Zika virus vaccine 100% efficient in animal trials

Hyderabad-based Bharat Biotech’s ‘killed Zika virus vaccine’ using an African strain has shown 100% efficacy against mortality and disease in animal studies. A ‘killed virus vaccine’ or ‘inactivated vaccine’ contains virus that has been grown in culture and then killed using physical or chemical processes.

About the Study

  • The vaccine was found to confer 100% protection against infection caused by an Asian Zika virus strain as well as by the African Zika virus strain.
  • All the animals that were not vaccinated died eight days after infection by the African strain and 12 days after infection by the Asian strain.
  • While all the animals that received the vaccine exhibited undetectable viral load, the amount of virus present in animals that did not receive the vaccine peaked four days after being infected with either the African or Asian Zika virus strain.
  • The vaccine was developed using the African strain of the virus.

About Zika

  • A member of the virus family Flaviviridae.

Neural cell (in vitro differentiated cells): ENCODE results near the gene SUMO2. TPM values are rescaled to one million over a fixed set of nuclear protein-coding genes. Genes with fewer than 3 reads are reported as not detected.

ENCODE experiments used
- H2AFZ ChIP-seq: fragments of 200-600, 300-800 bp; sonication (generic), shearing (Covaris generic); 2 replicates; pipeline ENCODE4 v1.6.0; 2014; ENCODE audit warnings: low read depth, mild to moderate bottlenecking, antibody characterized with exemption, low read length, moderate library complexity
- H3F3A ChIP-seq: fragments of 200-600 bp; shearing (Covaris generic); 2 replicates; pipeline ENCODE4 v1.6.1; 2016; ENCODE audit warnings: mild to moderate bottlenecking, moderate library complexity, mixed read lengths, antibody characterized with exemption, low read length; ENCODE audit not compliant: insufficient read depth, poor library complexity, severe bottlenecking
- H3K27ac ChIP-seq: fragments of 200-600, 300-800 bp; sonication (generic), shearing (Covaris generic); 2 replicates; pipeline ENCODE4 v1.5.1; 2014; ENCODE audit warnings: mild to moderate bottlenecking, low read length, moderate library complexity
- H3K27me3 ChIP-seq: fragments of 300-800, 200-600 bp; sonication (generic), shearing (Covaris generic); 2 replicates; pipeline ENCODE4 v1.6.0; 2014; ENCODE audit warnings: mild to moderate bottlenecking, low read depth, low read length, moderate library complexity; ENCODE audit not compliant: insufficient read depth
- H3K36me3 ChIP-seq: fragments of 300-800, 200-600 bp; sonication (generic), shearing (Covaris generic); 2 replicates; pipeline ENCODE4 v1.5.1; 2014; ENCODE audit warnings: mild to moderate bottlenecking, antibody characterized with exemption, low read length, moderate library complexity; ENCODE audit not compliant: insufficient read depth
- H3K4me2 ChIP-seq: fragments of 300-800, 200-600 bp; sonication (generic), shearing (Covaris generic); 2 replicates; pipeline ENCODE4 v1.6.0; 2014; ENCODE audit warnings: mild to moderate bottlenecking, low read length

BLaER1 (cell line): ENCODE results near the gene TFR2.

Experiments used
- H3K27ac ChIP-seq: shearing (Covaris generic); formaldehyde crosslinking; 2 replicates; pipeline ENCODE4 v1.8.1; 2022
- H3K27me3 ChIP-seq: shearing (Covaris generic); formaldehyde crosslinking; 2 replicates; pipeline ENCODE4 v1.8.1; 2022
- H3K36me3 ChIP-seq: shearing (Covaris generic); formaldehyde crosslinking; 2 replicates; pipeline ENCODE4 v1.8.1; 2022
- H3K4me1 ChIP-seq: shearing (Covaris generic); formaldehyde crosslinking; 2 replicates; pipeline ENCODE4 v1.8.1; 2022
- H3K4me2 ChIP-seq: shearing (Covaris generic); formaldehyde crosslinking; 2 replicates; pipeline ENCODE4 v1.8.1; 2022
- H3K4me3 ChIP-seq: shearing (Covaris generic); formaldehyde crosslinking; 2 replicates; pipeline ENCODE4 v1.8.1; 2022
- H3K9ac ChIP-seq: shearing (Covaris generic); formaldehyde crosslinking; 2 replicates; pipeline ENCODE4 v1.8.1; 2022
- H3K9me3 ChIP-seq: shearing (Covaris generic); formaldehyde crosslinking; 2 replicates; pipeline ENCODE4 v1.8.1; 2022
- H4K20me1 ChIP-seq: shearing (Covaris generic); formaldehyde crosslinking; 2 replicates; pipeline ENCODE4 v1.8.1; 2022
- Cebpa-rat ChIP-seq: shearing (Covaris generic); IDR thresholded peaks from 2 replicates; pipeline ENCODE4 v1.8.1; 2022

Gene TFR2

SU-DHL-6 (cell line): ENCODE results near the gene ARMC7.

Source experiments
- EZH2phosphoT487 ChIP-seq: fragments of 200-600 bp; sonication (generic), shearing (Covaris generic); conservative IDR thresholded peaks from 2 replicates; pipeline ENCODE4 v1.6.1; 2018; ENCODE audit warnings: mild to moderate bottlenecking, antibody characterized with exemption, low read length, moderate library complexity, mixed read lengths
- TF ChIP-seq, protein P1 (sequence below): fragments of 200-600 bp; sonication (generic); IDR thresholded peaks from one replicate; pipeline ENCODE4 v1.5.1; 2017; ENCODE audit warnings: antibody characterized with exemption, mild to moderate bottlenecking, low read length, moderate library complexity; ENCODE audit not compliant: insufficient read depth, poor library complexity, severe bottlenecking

• It is spread by daytime-active Aedes mosquitoes, such as A. aegypti and A. albopictus.
  • Its name comes from the Zika Forest of Uganda, where the virus was first isolated in 1947.
  • Zika virus is related to the dengue, yellow fever, Japanese encephalitis, and West Nile viruses.
  • Since the 1950s, it has been known to occur within a narrow equatorial belt from Africa to Asia.
  • From 2007 to 2016, the virus spread eastward, across the Pacific Ocean to the Americas, leading to the 2015–16 Zika virus epidemic.
  • The infection, known as Zika fever or Zika virus disease, often causes no or only mild symptoms, similar to a very mild form of dengue fever.
  • While there is no specific treatment, paracetamol (acetaminophen) and rest may help with the symptoms.
  • As of 2016, the illness cannot be prevented by medications or vaccines.
  • Zika can spread from a pregnant woman to her baby.
  • This can result in microcephaly, severe brain malformations, and other birth defects and Zika infections in adults may result rarely in Guillain–Barré syndrome.

Source : The Hindu

GS III : Achievements of Indians in science & technology; indigenization of technology and developing new technology

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